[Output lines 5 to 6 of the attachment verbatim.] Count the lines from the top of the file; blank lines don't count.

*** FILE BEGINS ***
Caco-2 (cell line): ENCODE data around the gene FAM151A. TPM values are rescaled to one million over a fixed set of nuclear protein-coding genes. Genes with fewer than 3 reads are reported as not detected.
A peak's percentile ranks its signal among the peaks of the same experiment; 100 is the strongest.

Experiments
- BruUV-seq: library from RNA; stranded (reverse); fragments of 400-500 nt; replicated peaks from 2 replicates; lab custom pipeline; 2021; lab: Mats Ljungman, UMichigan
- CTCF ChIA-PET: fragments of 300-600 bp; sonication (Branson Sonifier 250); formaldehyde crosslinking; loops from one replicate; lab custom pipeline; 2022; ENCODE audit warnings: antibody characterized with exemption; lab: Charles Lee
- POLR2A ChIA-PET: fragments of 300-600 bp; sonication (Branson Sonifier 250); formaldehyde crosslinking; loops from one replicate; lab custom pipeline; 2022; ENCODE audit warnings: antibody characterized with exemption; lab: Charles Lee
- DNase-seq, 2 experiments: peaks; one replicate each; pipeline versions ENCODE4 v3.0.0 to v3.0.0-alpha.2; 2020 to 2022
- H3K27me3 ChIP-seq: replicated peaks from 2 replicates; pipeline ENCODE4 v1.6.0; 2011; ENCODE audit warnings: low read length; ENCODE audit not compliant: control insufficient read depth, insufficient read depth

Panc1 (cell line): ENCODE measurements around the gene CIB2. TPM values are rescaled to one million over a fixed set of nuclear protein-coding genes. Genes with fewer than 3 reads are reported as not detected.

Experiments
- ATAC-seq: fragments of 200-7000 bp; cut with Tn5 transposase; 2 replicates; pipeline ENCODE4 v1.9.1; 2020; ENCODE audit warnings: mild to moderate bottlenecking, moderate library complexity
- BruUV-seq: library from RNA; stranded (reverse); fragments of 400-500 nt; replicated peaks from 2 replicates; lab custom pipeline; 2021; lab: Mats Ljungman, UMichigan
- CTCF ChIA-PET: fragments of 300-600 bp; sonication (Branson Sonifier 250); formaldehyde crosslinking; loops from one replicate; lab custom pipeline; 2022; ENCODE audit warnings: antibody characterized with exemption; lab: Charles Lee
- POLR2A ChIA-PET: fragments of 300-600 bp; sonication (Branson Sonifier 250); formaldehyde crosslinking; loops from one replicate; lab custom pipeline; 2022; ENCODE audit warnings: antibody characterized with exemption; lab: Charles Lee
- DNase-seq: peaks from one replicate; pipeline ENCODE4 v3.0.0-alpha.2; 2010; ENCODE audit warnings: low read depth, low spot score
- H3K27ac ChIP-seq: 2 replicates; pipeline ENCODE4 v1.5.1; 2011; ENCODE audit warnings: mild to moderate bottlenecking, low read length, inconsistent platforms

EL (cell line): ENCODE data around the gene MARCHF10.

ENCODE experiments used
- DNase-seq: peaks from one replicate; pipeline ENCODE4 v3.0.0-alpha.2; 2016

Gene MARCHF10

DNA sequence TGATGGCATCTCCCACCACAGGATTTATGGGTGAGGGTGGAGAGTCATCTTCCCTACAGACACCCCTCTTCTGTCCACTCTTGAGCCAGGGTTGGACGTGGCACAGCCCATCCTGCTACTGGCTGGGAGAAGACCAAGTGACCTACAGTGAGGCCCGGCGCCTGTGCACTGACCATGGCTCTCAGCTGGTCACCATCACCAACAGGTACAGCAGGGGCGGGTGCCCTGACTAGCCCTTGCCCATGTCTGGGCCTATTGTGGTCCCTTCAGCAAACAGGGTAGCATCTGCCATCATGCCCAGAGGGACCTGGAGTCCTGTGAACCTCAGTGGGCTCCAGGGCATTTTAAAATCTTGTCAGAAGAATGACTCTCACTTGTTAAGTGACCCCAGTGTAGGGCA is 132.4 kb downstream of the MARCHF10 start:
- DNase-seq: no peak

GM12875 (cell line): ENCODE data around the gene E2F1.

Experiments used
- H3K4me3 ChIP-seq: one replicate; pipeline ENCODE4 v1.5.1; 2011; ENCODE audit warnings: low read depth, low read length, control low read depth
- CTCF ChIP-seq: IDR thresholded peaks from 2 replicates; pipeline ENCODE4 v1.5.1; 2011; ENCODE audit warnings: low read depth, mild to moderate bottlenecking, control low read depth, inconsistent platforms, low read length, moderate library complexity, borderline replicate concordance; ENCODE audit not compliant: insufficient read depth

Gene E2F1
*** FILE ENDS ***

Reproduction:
- CTCF ChIA-PET: fragments of 300-600 bp; sonication (Branson Sonifier 250); formaldehyde crosslinking; loops from one replicate; lab custom pipeline; 2022; ENCODE audit warnings: antibody characterized with exemption; lab: Charles Lee
- POLR2A ChIA-PET: fragments of 300-600 bp; sonication (Branson Sonifier 250); formaldehyde crosslinking; loops from one replicate; lab custom pipeline; 2022; ENCODE audit warnings: antibody characterized with exemption; lab: Charles Lee